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THE CENTRAL HIGHLANDS OF VIETNAM
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I. Geography & Climate

The Central Highlands is an assemblage of plateaus covering the south part of the Truong Son Range, the most imposing one in Vietnam. At the elevation from 500 to 1500 meters above sea-level and with the annual average temperature from 4­­0C to 80C lower than that in the plains, The Central Highlands makes itself good reputation for its mild climate. It is administratively divided into five provinces named Lam Dong, Daklak, Daknong, Gialai and Komtum. The Central Highlands covers a large area of 5.4 million hectares, bounded in the North by the forests and mountains of Quang Ngai and Quảng Nam province, in the South by the two mid-land province of Binh Phuoc and Dong Nai, facing the coastal provinces of Phu Yen, Khanh Hoa, Ninh Thuan, Binh Thuan towards the East, and separating itself from Laos and Cambodia by the Truong Son Range. Located in the belt of the tropical monsoonal climate of the south of Asia, The Central Highlands has the two distinctive seasons: the rainy season from May to October, the dry from November to April next year.

II. Nature

The Central Highlands covered with basaltic propitious soil, with many National Park and Natural Preservations such as Nam Cat Tien, Bidoup Nui Ba, Yokdon, Chu Jang Sin, Kon Ka Kinh, Chu Mom Ray, Ngoc Linh and Nam Ka, The Central Highlands is home to thousands of rare and precious species of both plant and animal categorizing not less than 35,000 kinds of plants and over 600 classes of animals, among them 17 have been listed in the Red Book.

The courses of water beginning from high peaks, passing down and through steep cliffs and deep valleys have created a lot of impressive waterfalls and romatic lakes as the lakes of Lak, Buon Triet, Ho Xuan Huong, Tuyen Lam, Bien Ho, Ankroet and Dankia…ect, and the waterfalls of Dray Sap, Dray Nur, Gia Long, Dambri, Prenn, Datanla, Pongour, Phu Cuong…, all of which make the harmonious strokes of adornment among rolling hills, mountains and vast primitive forests.

The Central Highlands is also really a marvelous and mysterious land for those who are interested in ecology and adventure, who would like to soak into nature and explore the wonders of nature.

III. Ethnic minorities

The Central Highlands shelter about 5 million inhabitants originating from more than 47 groups including Kinh people and other ethnic groups named as: Ede, M’nong, Giarai, Bana, Xedang, Gie Trieng, Brau, Romam, K’ho’ Ma, Churu, Chinese, Thai, Tay, Nung, ect. Most of these ethnic groups are said to be the native of the region and they presently maintain some of their own distinctive and traditional cultures that governed the peninsula for thousands of years in the prehistoric time. The picturesque panorama of the highlands is also embellished with diversified and astonishing architectural works from the “Rong” houses of the minority peoples, the pagodas and temples in Oriental designs to thousands of villas, churches, palaces reflecting the unique features of the late 19th-century European architecture.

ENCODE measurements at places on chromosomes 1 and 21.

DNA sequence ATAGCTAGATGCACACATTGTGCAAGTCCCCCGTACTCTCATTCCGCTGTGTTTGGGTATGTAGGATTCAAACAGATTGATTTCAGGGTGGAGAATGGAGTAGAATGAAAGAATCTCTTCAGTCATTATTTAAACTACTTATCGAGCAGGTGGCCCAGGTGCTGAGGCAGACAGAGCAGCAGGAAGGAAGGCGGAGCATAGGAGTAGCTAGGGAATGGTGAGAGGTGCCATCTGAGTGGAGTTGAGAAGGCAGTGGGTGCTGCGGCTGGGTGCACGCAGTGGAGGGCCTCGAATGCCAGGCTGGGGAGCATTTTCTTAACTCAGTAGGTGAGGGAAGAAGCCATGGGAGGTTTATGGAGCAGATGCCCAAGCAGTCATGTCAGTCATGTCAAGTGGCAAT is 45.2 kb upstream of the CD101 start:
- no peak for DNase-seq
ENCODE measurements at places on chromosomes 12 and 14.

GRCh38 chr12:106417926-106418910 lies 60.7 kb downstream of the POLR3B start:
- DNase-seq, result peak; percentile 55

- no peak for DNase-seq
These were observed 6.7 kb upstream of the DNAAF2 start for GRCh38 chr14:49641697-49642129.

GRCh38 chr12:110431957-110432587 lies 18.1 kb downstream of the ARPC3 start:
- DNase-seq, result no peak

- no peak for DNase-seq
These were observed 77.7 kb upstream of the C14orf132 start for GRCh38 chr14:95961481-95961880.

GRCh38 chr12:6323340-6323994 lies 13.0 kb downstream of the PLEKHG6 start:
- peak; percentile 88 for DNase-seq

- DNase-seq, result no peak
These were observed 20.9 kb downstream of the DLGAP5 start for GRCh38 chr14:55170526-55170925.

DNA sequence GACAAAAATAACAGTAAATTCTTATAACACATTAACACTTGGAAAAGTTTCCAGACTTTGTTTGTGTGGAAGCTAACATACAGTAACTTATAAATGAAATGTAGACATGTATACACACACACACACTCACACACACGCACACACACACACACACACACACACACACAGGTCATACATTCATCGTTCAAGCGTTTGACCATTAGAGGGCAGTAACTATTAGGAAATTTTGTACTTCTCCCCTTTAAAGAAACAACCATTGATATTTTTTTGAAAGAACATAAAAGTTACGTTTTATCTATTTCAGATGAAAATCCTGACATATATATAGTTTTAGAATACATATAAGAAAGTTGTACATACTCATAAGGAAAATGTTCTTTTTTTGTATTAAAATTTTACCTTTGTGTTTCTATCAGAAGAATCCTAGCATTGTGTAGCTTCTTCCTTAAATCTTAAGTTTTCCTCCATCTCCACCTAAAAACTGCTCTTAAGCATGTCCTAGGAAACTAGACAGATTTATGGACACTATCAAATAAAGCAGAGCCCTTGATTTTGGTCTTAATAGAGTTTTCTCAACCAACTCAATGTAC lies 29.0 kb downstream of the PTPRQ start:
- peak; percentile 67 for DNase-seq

The Central Highlands is surely ideal for those who are interested in ethnology. You will certainly have chance to study the traditional cultural characteristics of different ethnic minority groups – their lifestyles, customs, religions or faiths, dressing, ways of farming, etc.

IV. Travel activities

Traveling in The Central Highlands, you don’t miss opportunities to ride an elephant here and there and row a pirogue on a tranquil lake for sightseeing; trek and camp in primitive forest or climb up a mountain to admire the scenic panorama of the area from a certain peak; real experience by staying at a local family in a minority village with their traditional festivals, music and dance shows around the fire.

Wherever you come, the beauty of the nature and the hospitality of the locals always welcome and offer you unforgettable memories.

V. Accommodations

Come to The Central Highlands, you can stay in comfortable hotels and resorts in Dalat with the best quality. But you don’t have many choices for your accommodations in the other cities and provinces. Except Dalat, you just stay in standard hotels and some better quality ones. But you will have many chances to spend the night in a long house on stilts or a Rong house in an ethnic minority village.

VI. Getting there & Away

The region has three main airports - Dalat, Buon Ma Thuot and Pleiku. You can reach them all from HCMC or Danang with daily departure. From Hanoi you can only fly directly to the three airports on a few flights per week and for the other one you’ll need to fly through Danang. There are no trains servicing this region.

By road you can access Dalat via Highway 20 from HCMC. Highway 14 is the main north-south route, passing through Buon Ma Thuot, Pleiku and Kontum. Pleiku is connected to the coast by Highway 19, which hits Highway 1A near Quy Nhon. Similarly, Buon Ma Thuot can be reached from Ninh Hoa, just north of Nha Trang, by Highway 26. There are frequent buses on all of these routes, but only Dalat is served by open-tour buses to Sai Gon, Nha Trang and Mui Ne.

VII. Map

 


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